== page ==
Art of the Landscape: A
Retrospective on the Landscape Architect
In tribute to landscape designer Jens Jensen (b. Sept 13, 1860 – d. Oct. 1, 1951) the exhibition features
photography by Arie S. Friedman
paintings by Yelena Klairmont
poetry by Emma Kowalenko
and historical documentation by Elliott
Miller including prints of photographs taken by Jens Jensen himself
Artwork on display at:
Anatomically Correct Gallery,
1946 First Street, Highland Park, IL
Artwork on display through
November 12, 2006
Gallery Viewing Hours: Saturdays noon - 5 pm & by appt
CLICK HERE FOR
LINK TO DRUMMING WORKSHOP
In honor of Jensen’s original walking tour
group, the “Prairie Club”, the gallery will be distributing
to visitors who wish to conduct their own series of "Saturday
Afternoon Walking Trips," to the Jensen areas in Highland Park, Ravinia
and Lake Forest.
The Gallery also offers for sale handmade
prairie soaps and prairie seed packets (plant your own prairie!)
Jensen's Bridge today by Arie S. Friedman
Jens Jensen – During the late
nineteenth century, Chicago and the surrounding areas developed quickly.
Skyscrapers, the city’s elevated railway system, improved roads, and a new
drainage system helped to rank Chicago as an important city.
However, a Danish immigrant, Jens Jensen realized that the native landscape was
quickly disappearing and set out to preserve it. It wasn't long
before Jensen’s prairie style of landscape architecture attracted attention.
North Shore residents from Lake Forest, Highland Park and nearby Ravinia and in
Lake Geneva, Wisconsin commissioned Jensen to create his "American Garden" on
their private estates (among them the Armours, Rosenwalds, Florsheims, Ryersons,
Beckers and Fords). He founded the Friends of Our Native Landscape,
an organization that was instrumental in preserving important natural areas
throughout the Midwest. He was a driving force in establishing the
Illinois State Parks system and the Cook County Forest Preserve District, the
Illinois state park system, the Indiana Dunes State Park and National Lakeshore.
For Chicago’s West Park System, he created Columbus Park on the western edge of
Chicago, and redesigned three other large west-side parks (Humboldt, Garfield,
and Douglas) as well as 15 small ones. He also designed parks in smaller cities
– among them Racine and Madison, Wisconsin; Dubuque, Iowa; and Springfield,
A photograph of Rosewood Bridge taken by Jensen, so named for the Rosewood
estate (now known as Rosewood Park) located at the east end of Roger Williams
Avenue in Highland Park, IL - circa 1914.
Jensen also saw a connection between the performing arts and nature. In many of his small park designs, he included a "players’ green or council ring." The
green was a slightly elevated sun-opening, which served as the stage for outdoor
theatrical performances with the audience seated on the ground on an adjacent
meadow. Jensen promoted the use of masks, drumming circles and other outdoor
theatrical productions to educate people about nature and conservation. Jensen’s
council rings, based on his observations of local Indian tribes, were made from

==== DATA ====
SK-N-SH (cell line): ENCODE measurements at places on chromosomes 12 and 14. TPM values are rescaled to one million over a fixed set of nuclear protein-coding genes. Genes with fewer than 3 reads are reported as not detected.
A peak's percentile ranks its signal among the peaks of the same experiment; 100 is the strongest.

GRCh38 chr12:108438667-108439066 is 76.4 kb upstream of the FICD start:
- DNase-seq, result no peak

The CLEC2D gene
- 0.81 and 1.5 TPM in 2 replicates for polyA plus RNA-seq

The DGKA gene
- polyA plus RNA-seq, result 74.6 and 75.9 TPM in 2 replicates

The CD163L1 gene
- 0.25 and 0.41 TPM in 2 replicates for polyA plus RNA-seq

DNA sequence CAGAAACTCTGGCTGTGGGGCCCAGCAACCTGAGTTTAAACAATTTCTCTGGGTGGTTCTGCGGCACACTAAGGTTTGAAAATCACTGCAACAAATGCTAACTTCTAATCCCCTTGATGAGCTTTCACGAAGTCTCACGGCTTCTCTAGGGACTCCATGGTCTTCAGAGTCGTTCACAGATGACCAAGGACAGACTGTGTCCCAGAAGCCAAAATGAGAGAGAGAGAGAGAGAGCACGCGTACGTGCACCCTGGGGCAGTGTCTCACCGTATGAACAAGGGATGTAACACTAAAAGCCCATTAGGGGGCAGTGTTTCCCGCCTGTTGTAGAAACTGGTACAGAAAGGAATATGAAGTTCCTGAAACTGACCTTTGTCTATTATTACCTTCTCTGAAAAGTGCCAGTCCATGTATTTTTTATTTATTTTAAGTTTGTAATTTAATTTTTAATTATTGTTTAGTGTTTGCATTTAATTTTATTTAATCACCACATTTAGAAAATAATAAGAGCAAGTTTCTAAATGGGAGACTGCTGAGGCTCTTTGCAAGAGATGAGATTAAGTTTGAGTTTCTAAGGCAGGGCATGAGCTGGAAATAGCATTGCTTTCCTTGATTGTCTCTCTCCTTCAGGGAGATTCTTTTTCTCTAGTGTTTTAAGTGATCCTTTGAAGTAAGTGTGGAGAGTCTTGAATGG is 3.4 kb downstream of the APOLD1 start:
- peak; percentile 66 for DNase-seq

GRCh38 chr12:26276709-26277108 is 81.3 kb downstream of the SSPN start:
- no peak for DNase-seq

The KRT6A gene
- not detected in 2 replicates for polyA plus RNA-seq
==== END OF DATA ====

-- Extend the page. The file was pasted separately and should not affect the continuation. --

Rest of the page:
layered stones, and served as a gathering or meeting place within his natural
In this exhibit, you will also see paintings by Yelena Klairmont
of Caldwell's Pond - Lincoln Park Zoo, Chicago, IL. Landscape
architect Alfred Caldwell was a local Chicago-area practitioner and a protégé of
legendary Chicago landscape architect Jens Jensen. Between 1924 and 1929,
Caldwell assisted Jensen on some of his most important projects. Caldwell
described his mentor as “the great symbol of my life.” Caldwell designed several park projects,
including the Lily Pool in Lincoln Park in the late 1930s. This pond
serves as an important resting point for several species of migratory birds.
Jensen & Caldwell
Following his retirement at age 75, Jensen purchased land in Door County,
Wisconsin and achieved his longtime dream of establishing "The Clearing" whose
mission is "to provide diverse educational experiences in the folk school
tradition, in a setting of quiet forests, meadows and water. The Clearing is a
place where adults who share an interest in nature, arts or humanities can
learn, reflect and wonder... Jensen saw The Clearing as a place where city
people could renew their contact with the 'soil' as a basis for life values.
Today, many people come to The Clearing for this same sense of renewal and to be
able to better manage the stresses and strains of everyday life in a complex and
Jensen at the Cliff House in The Clearing, WI.
The Jensen family at the beach in Door County, WI
Jensen as a young man and later contemplating at his
Council Ring on his property in Ravinia, IL (Dean Avenue).
In addition to his landscape art, Jensen was a talented photographer.
He documented and photographed the natural areas and its flora throughout the
Midwest. Jensen also authored "Siftings", a sort of
memoir where he shares his memories of "wandering in many lands".
A photo taken by Jensen in 1913
Jensen's book Siftings
Series: American Land Classics
Publisher: Johns Hopkins University Press
Where are Jensen's landscapes today?
Jensen's prairie style landscapes were commissioned by homeowners
along Chicago's North Shore between 1900 and 1935, but only a portion
have been identified. “Jensen landscapes are worth their
weight in gold,” says Arthur Miller, from Lake Forest College, "Of the
roughly 40 known Jensen commissions in Lake Forest alone, just over half
have been pinpointed. The rest, if they exist, are at risk of
destruction by uninformed property owners." In
the late 1980s, Two Gables - a mansion on Green Bay Road owned by
television star "Mr. T" - caused a nationally-publicized uproar when he